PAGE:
Peace petitioners protected by U.S. constitution, Department of Justice tells Turkish court
The U.S. Department of Justice has rejected a request by a Turkish court to question Baki Tezcan, a Turkish academic working at California University, over a petition he signed in 2016 calling for peace in Turkey’s southeast.
Tezcan was one of over 2,000 academics who signed a petition titled “We will not be party to this crime” in January 2016. The petition criticised the Turkish military’s heavy-handed approach in Turkey’s predominantly Kurdish south east since the resumption of conflict with Kurdish insurgent groups in 2015.
Turkish President Recep Tayyip Erdoğan responded with a scathing rebuke to the signatories shortly after the petition was presented to parliament. Since then many of the signatories have been dismissed from their positions at universities, subject to travel bans, and in many cases tried.
As of January 30, 2019, 452 of the signatories have appeared before courts, and 90 of these have been handed prison sentences.
Tezcan has been charged with “making propaganda for a terrorist organisation,” and the court in Istanbul overseeing his case sent a request to the U.S. Department of Justice asking for the California-based academic to be turned over to give testimony after he missed the first hearing in his trial.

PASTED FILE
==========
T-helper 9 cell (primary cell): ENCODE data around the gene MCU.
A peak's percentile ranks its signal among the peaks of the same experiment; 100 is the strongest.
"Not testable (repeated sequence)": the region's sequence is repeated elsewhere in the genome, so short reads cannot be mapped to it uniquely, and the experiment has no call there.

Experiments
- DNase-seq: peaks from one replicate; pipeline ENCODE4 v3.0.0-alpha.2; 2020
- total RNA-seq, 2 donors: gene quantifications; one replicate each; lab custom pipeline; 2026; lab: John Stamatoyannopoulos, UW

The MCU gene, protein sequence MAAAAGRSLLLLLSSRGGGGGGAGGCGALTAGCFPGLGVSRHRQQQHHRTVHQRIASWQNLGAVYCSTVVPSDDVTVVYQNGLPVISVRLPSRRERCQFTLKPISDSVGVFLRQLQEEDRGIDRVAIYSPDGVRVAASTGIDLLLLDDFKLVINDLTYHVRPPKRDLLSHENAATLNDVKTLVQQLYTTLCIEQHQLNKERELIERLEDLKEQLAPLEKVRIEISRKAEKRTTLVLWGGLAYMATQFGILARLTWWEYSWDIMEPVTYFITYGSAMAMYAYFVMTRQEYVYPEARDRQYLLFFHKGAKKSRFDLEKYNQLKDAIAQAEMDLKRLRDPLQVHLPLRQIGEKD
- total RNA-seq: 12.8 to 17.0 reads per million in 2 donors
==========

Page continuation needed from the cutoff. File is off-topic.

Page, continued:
The department responded that Tezcan’s signing of the petition was protected by the U.S. first amendment constitutional right to free expression. Declarations such as the petition, it said, could not be punished except in very limited cases in which they posed a clear threat. Since the academics for peace petition did not fall under this category, Tezcan would not be handed over, the department said.
The Istanbul court has issued an arrest warrant for Tezcan after receiving the statement from the U.S. Department of Justice.